Since the Taliban took power, life has deteriorated fast. Most international aid was suspended in August 2021 and government reserves were frozen. This has led to a near collapse of the economy and a humanitarian crisis, with almost 20 million people at risk of life-threatening hunger. Human rights have gone into reverse. Restrictions have been imposed on the media and freedom of speech. The Taliban are hunting down anyone suspected of aiding western forces. Forced disappearances, arbitrary detention and torture are not uncommon, and living in hiding and in fear is an everyday experience for many. The situation of women and girls, minority groups like the Hazara and LGBTQ+ is particularly difficult.
The Ministry of Women’s Affairs was abolished by the Taliban and replaced by the Ministry of Vice and Virtue, tasked with enforcing an extreme version of Islamic law. Girls are barred from secondary schools (although there are some secret schools and online education). Women are banned from government jobs, sport and travelling outside their city without a male relative, and must wear hijab. A small number of women bravely protested in Herat and Kabul on 15 August to demand their rights to work and education. They carried a placard saying ‘August 15 is a black day’ and chanted demands for ‘bread, work and freedom’ Taliban fighters dispersed the protest by firing into the air, some women were beaten and some had their mobile phones seized.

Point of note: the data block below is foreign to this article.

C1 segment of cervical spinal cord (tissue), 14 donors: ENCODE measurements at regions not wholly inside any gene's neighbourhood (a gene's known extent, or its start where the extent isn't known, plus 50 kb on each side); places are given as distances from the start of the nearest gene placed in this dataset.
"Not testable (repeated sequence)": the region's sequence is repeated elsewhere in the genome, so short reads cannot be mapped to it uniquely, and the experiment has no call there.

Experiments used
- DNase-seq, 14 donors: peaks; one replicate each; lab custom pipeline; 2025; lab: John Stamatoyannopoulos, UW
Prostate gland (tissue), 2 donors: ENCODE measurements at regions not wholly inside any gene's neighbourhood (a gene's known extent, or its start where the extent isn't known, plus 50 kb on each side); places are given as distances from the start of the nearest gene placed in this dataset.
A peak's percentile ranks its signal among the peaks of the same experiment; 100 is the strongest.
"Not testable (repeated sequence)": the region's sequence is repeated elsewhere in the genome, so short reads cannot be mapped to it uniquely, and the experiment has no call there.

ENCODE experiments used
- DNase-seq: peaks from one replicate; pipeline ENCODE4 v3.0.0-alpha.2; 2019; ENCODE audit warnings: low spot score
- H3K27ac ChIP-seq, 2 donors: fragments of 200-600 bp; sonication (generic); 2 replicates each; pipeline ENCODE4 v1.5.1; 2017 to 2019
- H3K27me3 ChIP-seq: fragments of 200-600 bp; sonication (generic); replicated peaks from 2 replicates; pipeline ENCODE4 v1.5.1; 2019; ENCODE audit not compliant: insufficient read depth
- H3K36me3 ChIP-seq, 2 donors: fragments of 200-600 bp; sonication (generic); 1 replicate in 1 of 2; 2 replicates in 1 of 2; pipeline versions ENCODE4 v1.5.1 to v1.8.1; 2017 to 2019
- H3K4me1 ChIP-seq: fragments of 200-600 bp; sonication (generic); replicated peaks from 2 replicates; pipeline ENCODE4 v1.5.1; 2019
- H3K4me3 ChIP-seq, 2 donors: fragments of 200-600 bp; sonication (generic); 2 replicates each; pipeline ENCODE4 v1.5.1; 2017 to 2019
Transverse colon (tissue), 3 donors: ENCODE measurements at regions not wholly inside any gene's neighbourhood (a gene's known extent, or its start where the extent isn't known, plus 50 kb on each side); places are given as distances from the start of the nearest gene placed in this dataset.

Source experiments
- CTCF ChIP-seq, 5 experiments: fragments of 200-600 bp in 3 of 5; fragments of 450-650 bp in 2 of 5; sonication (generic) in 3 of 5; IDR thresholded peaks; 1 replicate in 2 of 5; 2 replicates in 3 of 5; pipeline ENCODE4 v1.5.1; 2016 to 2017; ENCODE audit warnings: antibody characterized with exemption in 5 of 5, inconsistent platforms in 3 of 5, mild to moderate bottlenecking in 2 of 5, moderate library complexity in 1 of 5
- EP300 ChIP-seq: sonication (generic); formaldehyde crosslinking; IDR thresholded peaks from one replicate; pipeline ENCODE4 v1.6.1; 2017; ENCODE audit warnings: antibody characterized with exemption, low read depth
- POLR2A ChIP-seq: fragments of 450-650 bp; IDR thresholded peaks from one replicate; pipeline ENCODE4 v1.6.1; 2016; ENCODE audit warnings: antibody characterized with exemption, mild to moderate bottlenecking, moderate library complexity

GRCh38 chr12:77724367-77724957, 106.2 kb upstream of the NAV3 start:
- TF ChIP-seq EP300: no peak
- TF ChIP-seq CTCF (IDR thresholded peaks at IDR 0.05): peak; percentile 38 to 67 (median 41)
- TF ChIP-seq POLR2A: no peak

In light of all this, a cross-party group of MPs and campaigners from Afghanistan, including 15 female leaders there, have recently written to the two candidates for leadership of the Conservative Party asking them to overhaul the existing asylum scheme to give women and girls more access. Arguably any such overhaul should include all vulnerable groups. As things stand, individuals cannot apply for the scheme. They have to be referred by the UN to Britain after having fled from Afghanistan. Only 11 women’s rights activists have been resettled in the UK.